ALASKA DAILY - “Pilot” – After a fall from grace,...

ALASKA DAILY - “Pilot” – After a fall from grace, fiercely talented and award-winning investigative journalist Eileen Fitzgerald leaves her high-profile New York life behind to join a daily metro newspaper in Anchorage. Her journey to find both personal and professional redemption begins on the series premiere of “Alaska Daily,” THURSDAY, OCT. 6 (10:01-11:00 p.m. EDT), on ABC. (ABC/Darko Sikman) HILARY SWANK Credit: ABC/Darko Sikman

SERIES "Alaska Daily"

WHEN|WHERE Premieres Thursday at 10:01 p.m. on ABC/7

WHAT IT'S ABOUT Eileen Fitzgerald (Hilary Swank), an out-of-work New York newspaper star, is lured to a struggling Anchorage newspaper, the Daily Alaskan, by her old boss, Stanley Cornik (Jeff Perry) to enlist her help investigating a major local story. The abrasive newcomer is hardly met there with open arms. "Alaska Daily" was created by Tom McCarthy, who directed and co-wrote 2015's Oscar-winning "Spotlight," about The Boston Globe's investigative unit. 

MY SAY TV networks rarely do series about newspapers because (ready for this?) most viewers don't really care for TV series about newspapers. Nor do they do many scripted TV series set in Alaska because (ready for this?) not enough potential viewers live there. Yet here we have "Alaska Daily," a veritable square peg in a certifiable round hole. What gives?

What gives is that the old rules no longer apply, nor should they. A series about land disputes in Montana didn't exactly present itself as Nielsen magic either, yet "Yellowstone '' is cable TV's reigning champ. And like real estate, TV now is all about location, location, location, although Alaska is but one of two stars here. The other (Swank) has won a pair of Oscars, and hasn't appeared in a broadcast network TV series in little over 20 years. Together they ensure tune-in, or at least should. (That old rule still applies.)

Those who do tune in will see a particularly sharp pilot that also builds a plausible character study in local print journalism, circa 2022. Downsized nearly to oblivion, the Daily Alaskan is making one last stand in a suburban strip mall, sandwiched between a travel agency and insurance outlet. Its reporters are too young and too green to know that while the First Amendment may guarantee freedom of the press, it hardly guarantees the freedom to keep on printing.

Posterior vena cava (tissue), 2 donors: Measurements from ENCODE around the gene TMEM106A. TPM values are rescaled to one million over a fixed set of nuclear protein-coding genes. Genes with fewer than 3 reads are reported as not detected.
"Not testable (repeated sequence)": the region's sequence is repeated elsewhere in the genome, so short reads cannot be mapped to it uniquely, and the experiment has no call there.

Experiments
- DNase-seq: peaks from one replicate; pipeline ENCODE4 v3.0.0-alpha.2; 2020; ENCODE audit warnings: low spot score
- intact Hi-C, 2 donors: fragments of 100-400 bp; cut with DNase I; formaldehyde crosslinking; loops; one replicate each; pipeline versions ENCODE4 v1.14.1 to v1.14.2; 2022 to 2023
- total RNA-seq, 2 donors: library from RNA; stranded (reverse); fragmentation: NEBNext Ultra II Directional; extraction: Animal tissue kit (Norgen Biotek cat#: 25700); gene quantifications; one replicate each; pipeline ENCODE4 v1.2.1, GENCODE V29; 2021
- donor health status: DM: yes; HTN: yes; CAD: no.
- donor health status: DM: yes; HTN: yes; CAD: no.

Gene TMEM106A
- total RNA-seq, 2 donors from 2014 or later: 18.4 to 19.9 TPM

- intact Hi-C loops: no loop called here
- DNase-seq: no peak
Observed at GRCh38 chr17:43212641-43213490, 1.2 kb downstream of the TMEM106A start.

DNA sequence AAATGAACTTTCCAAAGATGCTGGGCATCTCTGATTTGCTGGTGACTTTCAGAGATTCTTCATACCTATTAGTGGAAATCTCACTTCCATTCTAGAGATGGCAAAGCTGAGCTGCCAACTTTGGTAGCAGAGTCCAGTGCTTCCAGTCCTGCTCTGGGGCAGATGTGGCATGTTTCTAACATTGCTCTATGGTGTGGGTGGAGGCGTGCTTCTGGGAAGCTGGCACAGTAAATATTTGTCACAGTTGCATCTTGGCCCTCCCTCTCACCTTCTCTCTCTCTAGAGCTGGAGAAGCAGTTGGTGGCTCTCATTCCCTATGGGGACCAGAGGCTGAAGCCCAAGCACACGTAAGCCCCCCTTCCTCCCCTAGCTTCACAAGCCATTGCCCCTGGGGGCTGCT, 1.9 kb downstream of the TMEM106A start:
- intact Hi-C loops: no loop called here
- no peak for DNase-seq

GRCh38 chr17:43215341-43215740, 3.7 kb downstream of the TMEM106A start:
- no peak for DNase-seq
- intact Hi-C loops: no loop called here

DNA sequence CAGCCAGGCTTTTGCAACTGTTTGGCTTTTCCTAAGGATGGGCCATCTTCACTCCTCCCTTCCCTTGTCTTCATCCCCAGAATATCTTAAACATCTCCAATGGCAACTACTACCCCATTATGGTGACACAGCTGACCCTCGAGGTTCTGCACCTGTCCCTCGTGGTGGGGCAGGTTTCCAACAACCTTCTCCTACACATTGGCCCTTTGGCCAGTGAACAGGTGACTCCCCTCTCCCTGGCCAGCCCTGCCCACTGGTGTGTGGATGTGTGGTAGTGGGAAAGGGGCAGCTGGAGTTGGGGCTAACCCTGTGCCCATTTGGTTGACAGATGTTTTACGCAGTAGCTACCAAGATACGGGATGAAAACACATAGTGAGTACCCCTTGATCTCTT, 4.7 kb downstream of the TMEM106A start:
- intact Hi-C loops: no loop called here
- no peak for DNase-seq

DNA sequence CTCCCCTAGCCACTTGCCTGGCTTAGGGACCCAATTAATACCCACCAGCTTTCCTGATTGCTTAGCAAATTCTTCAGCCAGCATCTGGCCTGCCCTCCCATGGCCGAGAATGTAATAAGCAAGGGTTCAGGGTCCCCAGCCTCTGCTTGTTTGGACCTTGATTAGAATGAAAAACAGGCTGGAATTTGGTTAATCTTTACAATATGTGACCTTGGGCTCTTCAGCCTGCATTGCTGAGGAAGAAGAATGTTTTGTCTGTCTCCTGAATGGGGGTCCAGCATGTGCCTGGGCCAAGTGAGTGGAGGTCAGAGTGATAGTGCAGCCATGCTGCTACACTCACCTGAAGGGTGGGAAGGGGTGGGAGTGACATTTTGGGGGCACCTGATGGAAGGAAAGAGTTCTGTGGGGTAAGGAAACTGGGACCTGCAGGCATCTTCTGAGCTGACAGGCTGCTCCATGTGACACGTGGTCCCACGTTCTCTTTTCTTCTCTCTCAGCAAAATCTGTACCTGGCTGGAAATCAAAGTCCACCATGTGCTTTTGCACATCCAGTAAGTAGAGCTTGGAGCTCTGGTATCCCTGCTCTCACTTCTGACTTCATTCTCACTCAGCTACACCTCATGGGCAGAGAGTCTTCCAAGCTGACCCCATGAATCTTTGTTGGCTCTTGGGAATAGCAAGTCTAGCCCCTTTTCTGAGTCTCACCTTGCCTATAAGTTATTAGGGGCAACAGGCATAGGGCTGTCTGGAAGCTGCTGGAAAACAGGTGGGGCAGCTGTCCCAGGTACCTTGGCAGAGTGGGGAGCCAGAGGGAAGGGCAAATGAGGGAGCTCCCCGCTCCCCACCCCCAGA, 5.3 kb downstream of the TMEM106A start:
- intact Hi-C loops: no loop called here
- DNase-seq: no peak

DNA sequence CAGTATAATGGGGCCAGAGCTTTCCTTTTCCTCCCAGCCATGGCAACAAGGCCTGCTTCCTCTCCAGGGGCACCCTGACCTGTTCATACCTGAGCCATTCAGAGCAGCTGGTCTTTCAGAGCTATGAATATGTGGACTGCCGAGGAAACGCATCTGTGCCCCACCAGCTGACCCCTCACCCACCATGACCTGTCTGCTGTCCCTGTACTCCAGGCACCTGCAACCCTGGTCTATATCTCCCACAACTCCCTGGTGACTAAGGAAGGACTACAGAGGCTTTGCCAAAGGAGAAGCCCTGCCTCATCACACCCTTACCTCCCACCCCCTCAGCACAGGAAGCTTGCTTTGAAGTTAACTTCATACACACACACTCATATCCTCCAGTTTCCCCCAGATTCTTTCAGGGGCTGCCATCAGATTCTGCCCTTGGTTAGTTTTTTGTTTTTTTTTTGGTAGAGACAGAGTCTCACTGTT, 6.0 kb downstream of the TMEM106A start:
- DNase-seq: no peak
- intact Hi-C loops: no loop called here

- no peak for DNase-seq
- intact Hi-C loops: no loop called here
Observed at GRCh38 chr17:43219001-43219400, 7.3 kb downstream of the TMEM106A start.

They drift by the newsroom tote board to see how their stories are performing online — the de facto performance gauge in any city room these days — while struggling with the existential plight of diminishing returns. It's left to Eileen to remind them (and us) that those returns do still make a difference: "We don't do this job to be liked," she says. "We do it because it matters." Yes, "Alaska Daily'' is the story of her redemption, but also the story of local journalism's redemption — assuming, of course, that it's not too late for such a story.

"Alaska Daily'' plunges right into a real-world tragedy — missing Indigenous women. Eileen is paired with a reporter of Native descent, whose cousin also went missing, and they're on the trail of the kidnapper. After two episodes (those made available for review), it's impossible to say whether "Alaska Daily'' will succumb to the "white savior" trope, but the show does make the case that journalism has an important role to play (along with law enforcement) in tragedies like this. 

 Will the newspaper crack the case? This is prime-time TV — what do you think? Nevertheless, there is a lament at the heart of this newcomer: Unless owners and readers support investigative journalism like this, maybe it won't after all.

 BOTTOM LINE A true rarity — a sharply drawn portrait of local journalism. 

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